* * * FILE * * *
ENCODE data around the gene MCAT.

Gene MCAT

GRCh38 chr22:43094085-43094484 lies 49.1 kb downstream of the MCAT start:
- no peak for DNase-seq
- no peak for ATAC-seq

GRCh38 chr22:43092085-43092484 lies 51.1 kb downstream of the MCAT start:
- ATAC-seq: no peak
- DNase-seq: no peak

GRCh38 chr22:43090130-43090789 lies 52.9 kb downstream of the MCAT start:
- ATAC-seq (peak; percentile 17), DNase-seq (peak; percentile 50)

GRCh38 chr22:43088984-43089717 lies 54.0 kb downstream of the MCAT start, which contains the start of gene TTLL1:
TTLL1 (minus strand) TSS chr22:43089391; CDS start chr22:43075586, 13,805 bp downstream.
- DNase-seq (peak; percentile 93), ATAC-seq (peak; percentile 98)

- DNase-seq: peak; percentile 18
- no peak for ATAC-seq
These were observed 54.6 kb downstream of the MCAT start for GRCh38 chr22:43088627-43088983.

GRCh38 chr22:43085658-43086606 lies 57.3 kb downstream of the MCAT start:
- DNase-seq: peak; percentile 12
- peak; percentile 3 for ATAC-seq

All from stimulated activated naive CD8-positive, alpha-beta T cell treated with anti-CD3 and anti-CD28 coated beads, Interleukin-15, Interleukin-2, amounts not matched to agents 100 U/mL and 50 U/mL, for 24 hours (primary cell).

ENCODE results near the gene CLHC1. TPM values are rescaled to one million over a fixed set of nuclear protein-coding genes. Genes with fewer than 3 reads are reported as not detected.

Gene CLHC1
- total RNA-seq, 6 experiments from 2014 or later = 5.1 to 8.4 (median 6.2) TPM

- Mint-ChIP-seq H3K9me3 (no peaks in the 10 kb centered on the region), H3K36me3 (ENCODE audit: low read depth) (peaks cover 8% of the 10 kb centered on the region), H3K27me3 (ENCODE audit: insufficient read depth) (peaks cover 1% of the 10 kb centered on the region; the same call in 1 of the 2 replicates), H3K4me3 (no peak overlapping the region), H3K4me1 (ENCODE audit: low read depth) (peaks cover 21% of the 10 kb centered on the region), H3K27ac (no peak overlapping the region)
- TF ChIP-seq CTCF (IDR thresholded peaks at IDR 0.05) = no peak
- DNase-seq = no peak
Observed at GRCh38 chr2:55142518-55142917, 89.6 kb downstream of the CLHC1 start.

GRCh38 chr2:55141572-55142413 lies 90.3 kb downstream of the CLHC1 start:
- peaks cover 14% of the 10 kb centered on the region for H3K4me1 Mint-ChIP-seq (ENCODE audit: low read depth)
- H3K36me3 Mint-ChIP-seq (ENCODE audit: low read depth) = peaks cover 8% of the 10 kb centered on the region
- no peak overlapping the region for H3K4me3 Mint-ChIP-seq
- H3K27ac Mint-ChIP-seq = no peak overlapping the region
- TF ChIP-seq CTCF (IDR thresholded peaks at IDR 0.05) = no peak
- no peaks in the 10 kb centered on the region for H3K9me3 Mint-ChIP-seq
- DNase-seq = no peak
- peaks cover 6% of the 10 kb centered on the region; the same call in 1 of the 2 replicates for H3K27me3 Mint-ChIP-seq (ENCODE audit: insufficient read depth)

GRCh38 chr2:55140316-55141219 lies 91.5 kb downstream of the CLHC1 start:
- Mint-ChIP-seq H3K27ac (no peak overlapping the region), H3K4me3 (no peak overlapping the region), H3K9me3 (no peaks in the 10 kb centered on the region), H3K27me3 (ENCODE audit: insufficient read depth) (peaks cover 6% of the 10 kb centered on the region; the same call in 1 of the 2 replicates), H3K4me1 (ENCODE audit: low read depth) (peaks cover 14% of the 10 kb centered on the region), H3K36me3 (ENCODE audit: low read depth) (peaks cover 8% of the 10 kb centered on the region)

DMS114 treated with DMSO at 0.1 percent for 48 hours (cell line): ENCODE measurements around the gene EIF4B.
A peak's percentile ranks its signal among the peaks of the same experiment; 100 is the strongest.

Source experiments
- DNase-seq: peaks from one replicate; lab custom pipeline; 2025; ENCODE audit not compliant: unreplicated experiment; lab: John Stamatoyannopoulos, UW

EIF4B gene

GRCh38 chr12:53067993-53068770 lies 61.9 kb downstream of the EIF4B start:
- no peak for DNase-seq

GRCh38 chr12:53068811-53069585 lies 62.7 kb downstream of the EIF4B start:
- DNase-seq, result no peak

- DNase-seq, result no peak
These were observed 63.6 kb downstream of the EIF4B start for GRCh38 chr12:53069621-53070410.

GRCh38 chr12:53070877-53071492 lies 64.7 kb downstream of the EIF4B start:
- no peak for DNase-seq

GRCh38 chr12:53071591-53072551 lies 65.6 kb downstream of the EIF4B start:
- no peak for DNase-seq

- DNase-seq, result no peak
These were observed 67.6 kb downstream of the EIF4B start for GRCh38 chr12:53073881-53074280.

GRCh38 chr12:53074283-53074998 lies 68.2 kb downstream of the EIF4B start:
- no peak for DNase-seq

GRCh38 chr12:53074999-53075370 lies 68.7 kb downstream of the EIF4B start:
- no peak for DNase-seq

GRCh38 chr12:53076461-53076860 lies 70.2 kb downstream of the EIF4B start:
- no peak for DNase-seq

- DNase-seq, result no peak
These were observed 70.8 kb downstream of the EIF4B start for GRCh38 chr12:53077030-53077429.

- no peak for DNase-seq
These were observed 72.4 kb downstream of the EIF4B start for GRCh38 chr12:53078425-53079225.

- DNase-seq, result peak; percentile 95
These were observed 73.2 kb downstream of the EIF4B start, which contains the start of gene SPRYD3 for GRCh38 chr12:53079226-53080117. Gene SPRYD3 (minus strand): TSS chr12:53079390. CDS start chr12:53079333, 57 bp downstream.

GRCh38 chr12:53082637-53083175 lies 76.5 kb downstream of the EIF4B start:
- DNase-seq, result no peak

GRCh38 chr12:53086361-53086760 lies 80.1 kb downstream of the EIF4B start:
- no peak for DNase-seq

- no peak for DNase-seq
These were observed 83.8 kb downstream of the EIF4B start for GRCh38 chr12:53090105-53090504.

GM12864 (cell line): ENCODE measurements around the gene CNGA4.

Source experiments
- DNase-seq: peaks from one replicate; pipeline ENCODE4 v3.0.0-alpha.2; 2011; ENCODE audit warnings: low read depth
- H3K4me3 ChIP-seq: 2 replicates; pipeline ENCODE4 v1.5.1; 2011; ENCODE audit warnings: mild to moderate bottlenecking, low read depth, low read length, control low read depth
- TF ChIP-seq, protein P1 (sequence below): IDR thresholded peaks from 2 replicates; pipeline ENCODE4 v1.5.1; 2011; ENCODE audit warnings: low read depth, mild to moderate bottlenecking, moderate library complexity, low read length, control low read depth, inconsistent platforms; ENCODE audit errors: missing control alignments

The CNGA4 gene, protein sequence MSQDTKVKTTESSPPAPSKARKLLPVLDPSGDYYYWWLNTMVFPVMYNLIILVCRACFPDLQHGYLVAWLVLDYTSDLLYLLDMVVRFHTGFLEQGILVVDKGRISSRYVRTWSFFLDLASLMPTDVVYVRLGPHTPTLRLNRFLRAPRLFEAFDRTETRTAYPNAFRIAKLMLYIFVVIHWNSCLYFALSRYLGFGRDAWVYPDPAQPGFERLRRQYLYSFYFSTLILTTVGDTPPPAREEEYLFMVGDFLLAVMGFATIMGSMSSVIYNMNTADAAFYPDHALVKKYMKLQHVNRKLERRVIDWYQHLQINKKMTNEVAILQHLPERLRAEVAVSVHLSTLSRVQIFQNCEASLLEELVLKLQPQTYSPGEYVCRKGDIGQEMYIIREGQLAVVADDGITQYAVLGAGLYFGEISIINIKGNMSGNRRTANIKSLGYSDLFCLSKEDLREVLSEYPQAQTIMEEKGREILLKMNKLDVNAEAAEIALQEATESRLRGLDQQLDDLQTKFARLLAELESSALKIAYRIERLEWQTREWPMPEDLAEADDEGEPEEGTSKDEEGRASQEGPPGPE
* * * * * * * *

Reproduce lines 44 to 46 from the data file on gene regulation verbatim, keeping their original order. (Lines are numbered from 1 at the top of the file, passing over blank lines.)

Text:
GRCh38 chr12:53067993-53068770 lies 61.9 kb downstream of the EIF4B start:
- no peak for DNase-seq

GRCh38 chr12:53068811-53069585 lies 62.7 kb downstream of the EIF4B start: